" How many people do you need to be in a place to detect a traffic jam? If even 5-10% of people are willing to share the information then you'll still get 90% of the benefit"
Those "benefits" frequently have tradeoffs.
The road I live on (1/2 mile long, 30mph speed limit, 3 schools, 2 housing estates and a 70mph dual carriageway bypass road paralleling) had a major problem with night time speeding (80k cars per week, 60% speeding, 95% at night exceeding 40mph, 5k/week over 50mph). On the other hand it got majorly congested for 90 minutes at a time in the morning and evening.
Cue the council ignoring resident complaints about speeds and rolling out changes "to reduce congestion" - including so many parking restrictions that there are now 3 times as many houses as car parks.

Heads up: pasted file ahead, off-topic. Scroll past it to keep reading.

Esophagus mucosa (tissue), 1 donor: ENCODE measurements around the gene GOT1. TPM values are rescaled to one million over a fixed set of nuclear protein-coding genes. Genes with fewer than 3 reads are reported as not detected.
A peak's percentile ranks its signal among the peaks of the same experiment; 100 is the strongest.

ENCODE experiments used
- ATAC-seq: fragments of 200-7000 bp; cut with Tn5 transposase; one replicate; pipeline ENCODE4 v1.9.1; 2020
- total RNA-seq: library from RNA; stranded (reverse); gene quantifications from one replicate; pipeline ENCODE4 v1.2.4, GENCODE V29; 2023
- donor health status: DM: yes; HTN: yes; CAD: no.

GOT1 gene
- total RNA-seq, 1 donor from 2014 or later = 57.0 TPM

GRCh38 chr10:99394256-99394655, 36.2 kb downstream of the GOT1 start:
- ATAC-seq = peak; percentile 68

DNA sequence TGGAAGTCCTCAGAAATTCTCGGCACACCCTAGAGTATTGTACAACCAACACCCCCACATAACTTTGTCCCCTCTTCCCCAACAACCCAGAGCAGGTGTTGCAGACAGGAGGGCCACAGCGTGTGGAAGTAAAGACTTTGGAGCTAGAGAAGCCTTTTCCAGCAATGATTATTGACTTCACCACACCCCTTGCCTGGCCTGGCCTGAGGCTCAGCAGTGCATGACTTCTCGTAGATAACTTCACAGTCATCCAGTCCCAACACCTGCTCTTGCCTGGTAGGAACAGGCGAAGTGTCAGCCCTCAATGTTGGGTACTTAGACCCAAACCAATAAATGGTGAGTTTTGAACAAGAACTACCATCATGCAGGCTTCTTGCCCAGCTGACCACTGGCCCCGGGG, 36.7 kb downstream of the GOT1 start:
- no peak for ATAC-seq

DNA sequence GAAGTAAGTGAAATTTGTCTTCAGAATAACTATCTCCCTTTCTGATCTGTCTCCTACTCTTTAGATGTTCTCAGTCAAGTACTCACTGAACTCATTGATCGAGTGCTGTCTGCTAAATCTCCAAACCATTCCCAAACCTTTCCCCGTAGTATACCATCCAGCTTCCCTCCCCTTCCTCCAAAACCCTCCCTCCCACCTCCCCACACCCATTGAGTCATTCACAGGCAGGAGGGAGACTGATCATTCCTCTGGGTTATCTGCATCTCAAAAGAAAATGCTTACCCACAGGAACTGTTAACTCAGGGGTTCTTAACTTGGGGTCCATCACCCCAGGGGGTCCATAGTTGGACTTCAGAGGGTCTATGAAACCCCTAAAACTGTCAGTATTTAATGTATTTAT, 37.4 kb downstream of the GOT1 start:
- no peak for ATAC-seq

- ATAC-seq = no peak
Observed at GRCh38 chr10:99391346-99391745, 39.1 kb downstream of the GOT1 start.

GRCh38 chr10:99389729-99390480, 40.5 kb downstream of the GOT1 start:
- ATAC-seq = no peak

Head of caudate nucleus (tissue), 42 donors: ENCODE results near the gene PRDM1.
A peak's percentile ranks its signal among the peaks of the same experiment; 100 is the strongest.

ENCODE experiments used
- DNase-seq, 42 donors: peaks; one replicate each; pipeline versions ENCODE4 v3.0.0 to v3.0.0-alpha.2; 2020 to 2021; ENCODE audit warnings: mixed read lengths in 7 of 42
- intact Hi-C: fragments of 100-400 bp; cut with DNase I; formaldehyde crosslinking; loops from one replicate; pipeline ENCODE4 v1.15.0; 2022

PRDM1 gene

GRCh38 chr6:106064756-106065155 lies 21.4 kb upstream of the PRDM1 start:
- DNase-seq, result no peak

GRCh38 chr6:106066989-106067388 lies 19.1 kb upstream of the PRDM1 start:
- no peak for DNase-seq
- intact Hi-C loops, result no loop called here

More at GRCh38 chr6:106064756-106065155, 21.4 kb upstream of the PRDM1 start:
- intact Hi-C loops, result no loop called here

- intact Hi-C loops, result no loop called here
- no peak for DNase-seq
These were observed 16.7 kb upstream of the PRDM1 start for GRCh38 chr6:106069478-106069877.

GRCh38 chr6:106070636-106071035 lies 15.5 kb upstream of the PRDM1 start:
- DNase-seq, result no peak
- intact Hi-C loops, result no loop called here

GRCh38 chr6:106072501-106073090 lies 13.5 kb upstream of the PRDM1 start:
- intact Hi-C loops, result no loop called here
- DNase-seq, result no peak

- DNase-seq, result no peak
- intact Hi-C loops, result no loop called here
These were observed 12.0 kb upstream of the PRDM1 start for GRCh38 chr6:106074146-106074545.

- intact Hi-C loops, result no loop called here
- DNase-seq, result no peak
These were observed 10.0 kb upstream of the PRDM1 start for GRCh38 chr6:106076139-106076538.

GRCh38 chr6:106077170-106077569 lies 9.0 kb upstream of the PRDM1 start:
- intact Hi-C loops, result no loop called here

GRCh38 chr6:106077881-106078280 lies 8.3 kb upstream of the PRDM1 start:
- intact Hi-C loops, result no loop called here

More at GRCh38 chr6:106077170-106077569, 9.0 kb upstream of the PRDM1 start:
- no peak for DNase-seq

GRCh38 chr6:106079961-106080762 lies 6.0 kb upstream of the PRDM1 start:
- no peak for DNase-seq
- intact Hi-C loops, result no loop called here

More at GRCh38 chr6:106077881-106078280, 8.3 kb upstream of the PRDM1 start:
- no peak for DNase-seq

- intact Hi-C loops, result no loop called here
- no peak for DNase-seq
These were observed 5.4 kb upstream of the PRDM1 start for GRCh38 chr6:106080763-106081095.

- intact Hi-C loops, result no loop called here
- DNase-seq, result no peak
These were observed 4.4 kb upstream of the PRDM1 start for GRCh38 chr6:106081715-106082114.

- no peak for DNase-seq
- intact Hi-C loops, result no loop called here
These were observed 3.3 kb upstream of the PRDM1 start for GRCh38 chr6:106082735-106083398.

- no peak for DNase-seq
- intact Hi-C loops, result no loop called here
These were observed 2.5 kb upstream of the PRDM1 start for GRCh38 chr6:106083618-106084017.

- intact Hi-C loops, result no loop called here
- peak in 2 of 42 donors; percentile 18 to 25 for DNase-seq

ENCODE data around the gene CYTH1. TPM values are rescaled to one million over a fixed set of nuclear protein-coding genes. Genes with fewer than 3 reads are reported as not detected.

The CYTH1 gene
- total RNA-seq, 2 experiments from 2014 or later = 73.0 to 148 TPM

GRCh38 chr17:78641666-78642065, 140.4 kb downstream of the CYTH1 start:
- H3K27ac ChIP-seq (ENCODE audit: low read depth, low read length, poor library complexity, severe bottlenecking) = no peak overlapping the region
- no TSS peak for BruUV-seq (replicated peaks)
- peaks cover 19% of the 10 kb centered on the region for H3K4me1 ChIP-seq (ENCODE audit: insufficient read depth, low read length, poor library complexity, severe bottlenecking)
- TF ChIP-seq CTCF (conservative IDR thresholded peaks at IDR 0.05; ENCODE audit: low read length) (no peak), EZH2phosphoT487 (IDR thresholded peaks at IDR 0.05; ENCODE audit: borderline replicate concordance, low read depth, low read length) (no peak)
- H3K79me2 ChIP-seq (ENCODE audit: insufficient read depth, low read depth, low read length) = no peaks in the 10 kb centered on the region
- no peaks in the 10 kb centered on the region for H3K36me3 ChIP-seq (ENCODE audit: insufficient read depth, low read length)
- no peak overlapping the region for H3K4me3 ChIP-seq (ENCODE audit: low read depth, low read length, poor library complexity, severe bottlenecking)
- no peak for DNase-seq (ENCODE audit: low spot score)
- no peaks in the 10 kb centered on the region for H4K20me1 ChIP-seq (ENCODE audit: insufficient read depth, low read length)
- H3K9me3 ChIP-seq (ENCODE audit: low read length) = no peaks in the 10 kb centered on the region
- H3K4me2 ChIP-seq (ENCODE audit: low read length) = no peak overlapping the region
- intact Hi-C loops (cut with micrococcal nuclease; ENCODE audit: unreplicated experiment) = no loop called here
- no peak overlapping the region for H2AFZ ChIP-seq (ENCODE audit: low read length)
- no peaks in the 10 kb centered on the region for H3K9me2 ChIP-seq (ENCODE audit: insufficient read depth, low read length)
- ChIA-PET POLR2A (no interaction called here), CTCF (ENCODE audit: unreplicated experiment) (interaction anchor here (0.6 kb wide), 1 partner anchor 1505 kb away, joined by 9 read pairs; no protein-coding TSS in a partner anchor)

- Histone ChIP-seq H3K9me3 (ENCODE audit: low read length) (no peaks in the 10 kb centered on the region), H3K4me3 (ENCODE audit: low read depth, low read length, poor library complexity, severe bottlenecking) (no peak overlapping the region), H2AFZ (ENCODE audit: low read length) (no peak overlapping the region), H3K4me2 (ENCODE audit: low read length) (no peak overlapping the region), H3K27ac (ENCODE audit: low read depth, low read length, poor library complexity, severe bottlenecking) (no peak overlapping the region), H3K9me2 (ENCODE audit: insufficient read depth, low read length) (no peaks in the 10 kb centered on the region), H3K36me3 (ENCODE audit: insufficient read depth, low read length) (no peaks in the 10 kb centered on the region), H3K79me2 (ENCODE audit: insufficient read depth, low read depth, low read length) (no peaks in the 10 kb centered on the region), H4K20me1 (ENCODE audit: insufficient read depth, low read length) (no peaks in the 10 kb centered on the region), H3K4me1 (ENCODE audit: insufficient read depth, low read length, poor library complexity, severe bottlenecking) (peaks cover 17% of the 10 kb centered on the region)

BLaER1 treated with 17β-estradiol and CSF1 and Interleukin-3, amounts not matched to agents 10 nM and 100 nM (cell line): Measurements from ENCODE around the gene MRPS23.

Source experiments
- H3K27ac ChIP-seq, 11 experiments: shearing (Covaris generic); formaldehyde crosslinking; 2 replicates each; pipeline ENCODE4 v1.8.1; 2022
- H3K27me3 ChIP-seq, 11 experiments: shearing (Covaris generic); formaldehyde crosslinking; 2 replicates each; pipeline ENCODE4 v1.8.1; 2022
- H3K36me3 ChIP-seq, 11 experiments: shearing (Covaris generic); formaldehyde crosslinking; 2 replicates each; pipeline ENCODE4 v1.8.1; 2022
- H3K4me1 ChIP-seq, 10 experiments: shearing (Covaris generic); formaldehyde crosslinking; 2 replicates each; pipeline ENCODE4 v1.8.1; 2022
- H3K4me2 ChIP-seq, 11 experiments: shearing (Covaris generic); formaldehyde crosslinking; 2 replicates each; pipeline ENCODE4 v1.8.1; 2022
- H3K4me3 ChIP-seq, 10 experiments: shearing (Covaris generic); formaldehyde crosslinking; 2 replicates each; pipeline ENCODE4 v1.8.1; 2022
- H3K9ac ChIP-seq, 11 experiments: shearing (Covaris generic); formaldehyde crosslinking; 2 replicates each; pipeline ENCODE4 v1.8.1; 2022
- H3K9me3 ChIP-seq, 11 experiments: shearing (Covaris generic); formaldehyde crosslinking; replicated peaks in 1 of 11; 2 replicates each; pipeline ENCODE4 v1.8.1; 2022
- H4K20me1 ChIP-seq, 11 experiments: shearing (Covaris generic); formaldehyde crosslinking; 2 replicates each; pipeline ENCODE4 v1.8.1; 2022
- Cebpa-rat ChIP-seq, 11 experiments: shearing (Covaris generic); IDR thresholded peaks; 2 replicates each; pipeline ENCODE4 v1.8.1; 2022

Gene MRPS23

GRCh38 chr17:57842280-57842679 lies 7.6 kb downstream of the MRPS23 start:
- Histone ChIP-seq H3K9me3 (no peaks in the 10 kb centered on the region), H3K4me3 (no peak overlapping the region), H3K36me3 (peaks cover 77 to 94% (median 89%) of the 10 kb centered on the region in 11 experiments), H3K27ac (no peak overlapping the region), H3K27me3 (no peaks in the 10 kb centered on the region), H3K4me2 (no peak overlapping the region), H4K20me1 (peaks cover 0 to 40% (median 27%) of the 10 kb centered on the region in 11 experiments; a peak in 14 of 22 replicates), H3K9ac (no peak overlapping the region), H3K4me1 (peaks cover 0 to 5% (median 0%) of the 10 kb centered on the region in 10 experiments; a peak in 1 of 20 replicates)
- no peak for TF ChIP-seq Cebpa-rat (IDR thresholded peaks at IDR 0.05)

We now have 100k cars per week, with even more night time speeding and the daytime snarlups last for 2 hours each morning and afternoon.
The rat runners who use the road outside of peak periods are prone to road rage incidents too. There have been a number of incidents of pedestrians on one of the three pelican crossings on the road being nudged by impatient drivers and I've witnessed a lot of drivers screaming abuse at anyone who dares slow them down (mostly women being aggressive too...).
My pick is that automated driving will reduce vehicle ownership levels and density (which will reduce the number of streets clogged up with parked cars) and remove the problem of 'entitled' types treating the roads like their personal racetracks even in peak periods (which will reduce speeding and congestion issues respectively, given that the vast majority of holdups are caused by drivers who won't be polite causing everyone else to have to stop or slow down to deal with their selfishness). We may even be able to reclaim our residential street as a residential street where it's safe for children to walk, with routing algorithms designed to treat ratrunning as the antisocial behaviour that it is.